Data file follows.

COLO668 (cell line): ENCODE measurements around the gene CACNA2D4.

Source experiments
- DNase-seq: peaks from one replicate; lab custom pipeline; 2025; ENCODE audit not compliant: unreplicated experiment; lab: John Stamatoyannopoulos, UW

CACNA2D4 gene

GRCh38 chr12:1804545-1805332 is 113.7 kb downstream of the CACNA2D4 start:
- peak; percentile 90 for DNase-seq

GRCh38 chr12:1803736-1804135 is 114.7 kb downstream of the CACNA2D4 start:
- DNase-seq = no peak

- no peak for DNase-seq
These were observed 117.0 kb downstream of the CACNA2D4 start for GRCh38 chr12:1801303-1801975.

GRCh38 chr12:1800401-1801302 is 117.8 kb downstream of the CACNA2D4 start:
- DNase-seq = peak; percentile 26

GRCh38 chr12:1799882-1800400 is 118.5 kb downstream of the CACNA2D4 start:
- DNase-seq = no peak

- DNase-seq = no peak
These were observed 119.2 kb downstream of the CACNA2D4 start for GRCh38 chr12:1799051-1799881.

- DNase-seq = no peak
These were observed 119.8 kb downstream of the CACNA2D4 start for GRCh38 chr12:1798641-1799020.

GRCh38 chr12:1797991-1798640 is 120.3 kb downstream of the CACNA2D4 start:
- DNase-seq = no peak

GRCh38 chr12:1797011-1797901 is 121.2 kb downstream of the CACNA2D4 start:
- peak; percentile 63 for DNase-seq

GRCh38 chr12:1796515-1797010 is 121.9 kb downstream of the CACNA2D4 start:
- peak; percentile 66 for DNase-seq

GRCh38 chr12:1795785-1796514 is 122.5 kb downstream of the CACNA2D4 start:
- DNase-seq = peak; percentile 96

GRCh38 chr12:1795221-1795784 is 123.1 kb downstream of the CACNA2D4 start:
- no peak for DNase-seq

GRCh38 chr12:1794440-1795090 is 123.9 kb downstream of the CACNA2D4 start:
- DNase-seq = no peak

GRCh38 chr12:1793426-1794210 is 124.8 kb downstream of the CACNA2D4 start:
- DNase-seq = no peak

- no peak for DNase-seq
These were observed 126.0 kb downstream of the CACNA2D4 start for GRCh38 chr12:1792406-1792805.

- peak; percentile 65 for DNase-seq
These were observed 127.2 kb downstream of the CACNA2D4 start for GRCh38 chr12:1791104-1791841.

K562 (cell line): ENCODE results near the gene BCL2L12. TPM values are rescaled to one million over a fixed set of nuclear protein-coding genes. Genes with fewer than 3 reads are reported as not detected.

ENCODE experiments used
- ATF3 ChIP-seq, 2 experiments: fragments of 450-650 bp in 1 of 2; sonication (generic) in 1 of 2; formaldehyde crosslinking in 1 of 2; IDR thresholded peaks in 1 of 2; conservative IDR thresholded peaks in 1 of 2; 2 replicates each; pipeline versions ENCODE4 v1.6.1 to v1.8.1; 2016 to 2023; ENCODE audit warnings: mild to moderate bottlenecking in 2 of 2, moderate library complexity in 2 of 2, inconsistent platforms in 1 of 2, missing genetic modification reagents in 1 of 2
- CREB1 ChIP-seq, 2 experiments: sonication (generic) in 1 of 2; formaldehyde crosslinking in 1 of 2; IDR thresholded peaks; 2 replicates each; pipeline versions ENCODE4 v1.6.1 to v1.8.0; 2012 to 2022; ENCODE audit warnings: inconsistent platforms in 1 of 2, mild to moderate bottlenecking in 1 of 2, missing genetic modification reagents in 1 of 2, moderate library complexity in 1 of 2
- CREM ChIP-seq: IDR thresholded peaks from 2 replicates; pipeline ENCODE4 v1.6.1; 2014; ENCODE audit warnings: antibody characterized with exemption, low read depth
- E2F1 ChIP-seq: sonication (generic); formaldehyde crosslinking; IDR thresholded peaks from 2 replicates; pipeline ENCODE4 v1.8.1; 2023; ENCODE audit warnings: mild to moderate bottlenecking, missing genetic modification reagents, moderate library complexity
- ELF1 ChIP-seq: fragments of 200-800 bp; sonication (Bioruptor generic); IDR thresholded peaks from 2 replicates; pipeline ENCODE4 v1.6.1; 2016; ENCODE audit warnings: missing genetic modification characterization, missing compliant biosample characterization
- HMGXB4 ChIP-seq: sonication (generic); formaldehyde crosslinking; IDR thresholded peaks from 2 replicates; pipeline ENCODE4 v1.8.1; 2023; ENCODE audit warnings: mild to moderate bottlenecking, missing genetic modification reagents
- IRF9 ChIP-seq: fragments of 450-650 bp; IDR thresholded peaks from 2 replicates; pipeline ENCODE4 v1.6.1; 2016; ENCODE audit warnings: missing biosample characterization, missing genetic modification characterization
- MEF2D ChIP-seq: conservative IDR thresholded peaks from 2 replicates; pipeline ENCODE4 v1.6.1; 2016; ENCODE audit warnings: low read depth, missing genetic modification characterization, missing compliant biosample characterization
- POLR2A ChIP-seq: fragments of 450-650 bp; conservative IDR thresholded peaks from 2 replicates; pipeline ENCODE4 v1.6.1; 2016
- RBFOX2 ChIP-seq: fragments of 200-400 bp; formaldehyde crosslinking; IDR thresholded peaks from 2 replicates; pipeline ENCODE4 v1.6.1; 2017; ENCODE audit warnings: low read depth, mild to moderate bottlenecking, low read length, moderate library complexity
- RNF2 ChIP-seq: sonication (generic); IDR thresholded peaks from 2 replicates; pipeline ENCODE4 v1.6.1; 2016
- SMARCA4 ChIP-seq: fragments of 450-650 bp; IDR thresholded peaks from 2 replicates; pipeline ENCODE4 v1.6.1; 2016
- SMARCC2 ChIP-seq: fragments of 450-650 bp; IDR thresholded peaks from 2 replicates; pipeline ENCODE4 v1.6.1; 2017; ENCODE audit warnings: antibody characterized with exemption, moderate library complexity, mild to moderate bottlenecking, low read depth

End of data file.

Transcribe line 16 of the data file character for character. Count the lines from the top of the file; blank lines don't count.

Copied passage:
These were observed 119.2 kb downstream of the CACNA2D4 start for GRCh38 chr12:1799051-1799881.